I am a firm believer Christian kids should learn about the Jewish holidays in the Old Testament. In part, because they give kids a better understanding of the culture of the people in Bible times. More importantly, these holidays remind us how much God has done for us and how these holidays all point to Jesus.
It’s important for our children to understand God has always had a plan for all of mankind. From the moment Adam and Eve introduced sin into the world and caused the perfect creation to fall, God had a plan to send His son to redeem it. They need to understand the Old Testament is more than just a collection of interesting stories. It is about the world’s need for a Messiah and the preparations for him to come.
Sukkot is a great Jewish holiday to introduce to children. It is comparable to our Thanksgiving on one level. In many ways though, it is much more than that. Sukkot is a celebration of the fall harvest. In Israel this was the fruit harvest. Sukkot is known by most Christians as the Feast of the Tabernacles or the Feast of Booths or just The Feast. Originally for seven days (now eight) the Jewish people moved out of their houses and lived in special booths they built. These booths or hut type structures had from two to four walls. The roof was covered in living things like branches. The branches were spread to cover people from the sun during the day, but so they could see the stars at night. (There are actually Sukkot booth kits and lulav bundles you can purchase, but to me they are a little pricy unless you want to do this every year.)
Continue reading Christian Kids and Sukkot
Most Christian kids get very little exposure to the Jewish holidays. Passover of course, because of its ties to the Resurrection and our communion service. If you live in a diverse area, your kids have probably been exposed to Hanukkah also. The rest seem to be a jumble of difficult names and cultural practices which have little meaning to the modern child.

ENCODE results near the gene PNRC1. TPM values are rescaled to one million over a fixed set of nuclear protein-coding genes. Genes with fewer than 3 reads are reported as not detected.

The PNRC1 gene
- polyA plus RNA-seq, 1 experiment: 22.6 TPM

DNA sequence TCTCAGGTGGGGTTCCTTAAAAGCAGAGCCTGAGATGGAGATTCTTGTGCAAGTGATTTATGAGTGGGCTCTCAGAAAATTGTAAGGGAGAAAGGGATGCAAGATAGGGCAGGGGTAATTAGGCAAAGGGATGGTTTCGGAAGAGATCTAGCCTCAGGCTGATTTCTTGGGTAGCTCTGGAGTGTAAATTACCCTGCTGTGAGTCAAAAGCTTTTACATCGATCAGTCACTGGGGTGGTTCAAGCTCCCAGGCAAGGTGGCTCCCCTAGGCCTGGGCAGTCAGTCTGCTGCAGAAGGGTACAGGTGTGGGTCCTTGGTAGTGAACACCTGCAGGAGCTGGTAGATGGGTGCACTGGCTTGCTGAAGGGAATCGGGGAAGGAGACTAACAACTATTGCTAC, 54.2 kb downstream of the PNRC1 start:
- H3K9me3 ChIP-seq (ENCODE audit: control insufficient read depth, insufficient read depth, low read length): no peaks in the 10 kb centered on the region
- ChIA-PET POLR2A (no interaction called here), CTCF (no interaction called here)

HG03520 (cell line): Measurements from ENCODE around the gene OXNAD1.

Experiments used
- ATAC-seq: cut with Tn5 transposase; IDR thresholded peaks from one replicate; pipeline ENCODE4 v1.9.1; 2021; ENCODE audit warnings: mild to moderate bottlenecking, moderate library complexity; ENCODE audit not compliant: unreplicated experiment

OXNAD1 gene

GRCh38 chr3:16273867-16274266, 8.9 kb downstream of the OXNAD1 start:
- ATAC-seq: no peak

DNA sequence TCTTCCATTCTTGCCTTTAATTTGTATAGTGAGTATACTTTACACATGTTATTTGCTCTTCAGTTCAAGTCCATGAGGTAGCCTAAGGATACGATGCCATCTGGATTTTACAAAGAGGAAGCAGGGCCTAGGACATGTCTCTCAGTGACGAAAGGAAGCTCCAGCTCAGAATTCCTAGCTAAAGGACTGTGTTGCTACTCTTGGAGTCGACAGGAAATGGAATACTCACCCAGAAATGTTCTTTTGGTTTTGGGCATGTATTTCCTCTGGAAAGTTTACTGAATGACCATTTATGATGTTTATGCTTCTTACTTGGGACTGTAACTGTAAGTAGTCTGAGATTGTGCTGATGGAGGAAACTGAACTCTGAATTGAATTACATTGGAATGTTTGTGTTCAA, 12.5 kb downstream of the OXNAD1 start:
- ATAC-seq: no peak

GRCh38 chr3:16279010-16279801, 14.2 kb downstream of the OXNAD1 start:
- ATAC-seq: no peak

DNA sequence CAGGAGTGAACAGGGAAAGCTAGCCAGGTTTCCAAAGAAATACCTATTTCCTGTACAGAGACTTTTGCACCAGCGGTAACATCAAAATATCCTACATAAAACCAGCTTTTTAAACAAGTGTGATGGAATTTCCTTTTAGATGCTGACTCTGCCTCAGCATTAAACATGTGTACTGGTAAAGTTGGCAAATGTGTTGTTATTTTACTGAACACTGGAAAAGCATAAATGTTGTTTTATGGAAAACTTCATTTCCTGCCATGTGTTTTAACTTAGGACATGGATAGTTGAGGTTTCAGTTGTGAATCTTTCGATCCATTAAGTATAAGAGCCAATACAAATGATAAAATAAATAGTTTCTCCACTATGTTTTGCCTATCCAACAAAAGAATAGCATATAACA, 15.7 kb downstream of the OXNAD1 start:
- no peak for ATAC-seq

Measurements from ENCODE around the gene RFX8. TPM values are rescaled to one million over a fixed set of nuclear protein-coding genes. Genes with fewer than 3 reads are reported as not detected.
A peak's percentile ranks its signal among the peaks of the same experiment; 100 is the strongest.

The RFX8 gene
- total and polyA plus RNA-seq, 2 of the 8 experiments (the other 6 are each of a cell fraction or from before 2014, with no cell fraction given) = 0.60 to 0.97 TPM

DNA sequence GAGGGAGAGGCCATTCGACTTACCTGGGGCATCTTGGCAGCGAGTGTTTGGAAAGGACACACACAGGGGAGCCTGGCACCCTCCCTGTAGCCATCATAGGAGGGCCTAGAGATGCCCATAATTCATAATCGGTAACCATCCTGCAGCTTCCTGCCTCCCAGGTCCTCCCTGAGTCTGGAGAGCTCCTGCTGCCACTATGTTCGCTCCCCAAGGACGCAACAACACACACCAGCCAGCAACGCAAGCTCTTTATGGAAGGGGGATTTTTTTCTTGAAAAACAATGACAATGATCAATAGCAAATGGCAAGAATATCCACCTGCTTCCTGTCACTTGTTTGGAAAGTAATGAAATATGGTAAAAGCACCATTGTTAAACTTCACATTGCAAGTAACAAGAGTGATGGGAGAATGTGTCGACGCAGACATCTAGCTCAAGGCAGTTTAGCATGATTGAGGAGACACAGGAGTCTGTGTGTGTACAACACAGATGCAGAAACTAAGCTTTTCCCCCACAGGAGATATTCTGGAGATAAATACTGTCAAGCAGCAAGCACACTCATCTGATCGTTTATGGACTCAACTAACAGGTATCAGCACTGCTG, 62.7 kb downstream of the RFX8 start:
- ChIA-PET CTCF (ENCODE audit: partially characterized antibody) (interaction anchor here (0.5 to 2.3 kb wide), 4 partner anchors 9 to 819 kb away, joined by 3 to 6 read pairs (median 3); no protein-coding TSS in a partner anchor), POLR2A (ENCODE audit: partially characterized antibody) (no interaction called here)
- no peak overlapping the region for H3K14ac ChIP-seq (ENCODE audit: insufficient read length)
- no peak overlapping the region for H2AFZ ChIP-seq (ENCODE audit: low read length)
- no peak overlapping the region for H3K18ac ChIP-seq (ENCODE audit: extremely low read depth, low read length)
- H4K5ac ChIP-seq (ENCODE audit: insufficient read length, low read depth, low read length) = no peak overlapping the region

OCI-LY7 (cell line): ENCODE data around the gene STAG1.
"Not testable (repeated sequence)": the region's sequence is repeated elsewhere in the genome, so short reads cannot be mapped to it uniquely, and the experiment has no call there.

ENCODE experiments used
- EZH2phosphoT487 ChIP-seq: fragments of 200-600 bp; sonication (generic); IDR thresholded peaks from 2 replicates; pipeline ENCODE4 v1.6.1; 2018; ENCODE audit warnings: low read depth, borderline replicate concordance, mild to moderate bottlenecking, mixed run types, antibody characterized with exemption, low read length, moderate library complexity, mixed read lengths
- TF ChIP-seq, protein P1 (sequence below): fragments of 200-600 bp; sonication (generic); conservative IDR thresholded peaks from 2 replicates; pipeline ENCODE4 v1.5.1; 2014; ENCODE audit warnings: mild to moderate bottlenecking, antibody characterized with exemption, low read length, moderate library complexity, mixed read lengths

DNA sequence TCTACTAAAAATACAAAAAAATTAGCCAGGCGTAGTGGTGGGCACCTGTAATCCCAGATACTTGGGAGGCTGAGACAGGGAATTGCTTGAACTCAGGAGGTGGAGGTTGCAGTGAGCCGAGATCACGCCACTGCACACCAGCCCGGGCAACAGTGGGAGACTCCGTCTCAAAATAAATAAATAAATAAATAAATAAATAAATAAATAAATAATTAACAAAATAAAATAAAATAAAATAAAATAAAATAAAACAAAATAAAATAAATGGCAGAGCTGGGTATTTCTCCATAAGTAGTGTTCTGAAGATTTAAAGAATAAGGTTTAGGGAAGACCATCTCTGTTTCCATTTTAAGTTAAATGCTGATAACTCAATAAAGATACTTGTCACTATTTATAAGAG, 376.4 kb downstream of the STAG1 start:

Yet our kids can learn so much from these holidays. These holidays were originally designed to point the Jewish people back to God and remind them of everything God had done for them. More importantly, every holiday points to Jesus. We are not bound to celebrate them any longer, but understanding them and their original celebrations will give our children a richer sense of heritage and appreciation for God’s Plan.
Continue reading Christian Kids and Jewish Holidays
Did you ever stop and think about how many times stars are mentioned in the Bible? Of course there is the creation of the stars, then Abraham being promised as many descendants as the stars and of course the star that led the wise men to Jesus. Those aren’t the only times God sued stars to teach His people something. Stars are actually mentioned several dozen more times in the Bible.
From “And those who are wise shall shine like the brightness of the sky above; and those who turn many to righteousness, like the stars forever and ever.” (Daniel 12:3 NIV) to “He who made the Pleiades and Orion, and turns deep darkness into the morning and darkens the day into night, who calls for the waters of the sea and pours them out on the surface of the earth, the Lord is his name.” (Amos 5:8 NIV) stars play a large role in the Bible.
Continue reading Kids, Stars and God
I am not sure when teachers first realized this – possibly when the book of Psalms was written – but it’s easier to memorize things when they are set to a tune. There are songs for the multiplication tables and lots of secular subjects. Did you realize many of the songs you sing in church are actually scriptures put to music?
Many Bible classes for kids and teens no longer focus on memorizing scripture. You may not have even considered trying to get your children to memorize passages of the Bible in your home. If you have, you may have decided the whining and complaining weren’t worth it. What if your kids began memorizing scriptures and enjoying it?
Continue reading Placing Scripture on Your Child’s Heart With Song
People often ask the best way to encourage their children to begin reading the Bible independently. The first thing to do is to make sure your child has a Bible that is accurate, but still easy to understand. The best one I have found so far is the NIrV version. It’s written on a third grade reading level, but is a translation and not a paraphrase (which can be very inaccurate in my opinion). Until recently, it only came in covers appropriate for young children, but I noticed the last time I was in the bookstore it now comes in covers for adults and even has a student study version.
Once your child has a Bible he or she can read or understand, it is important to find a reading plan that will keep him or her engaged long enough to develop the habit of daily or at least regular Bible reading. I suggest first time Bible readers avoid starting in Genesis in an attempt to read straight through the Bible. They tend to get bogged down in the genealogies and laws and give up.
Continue reading Introducing Kids to Proverbs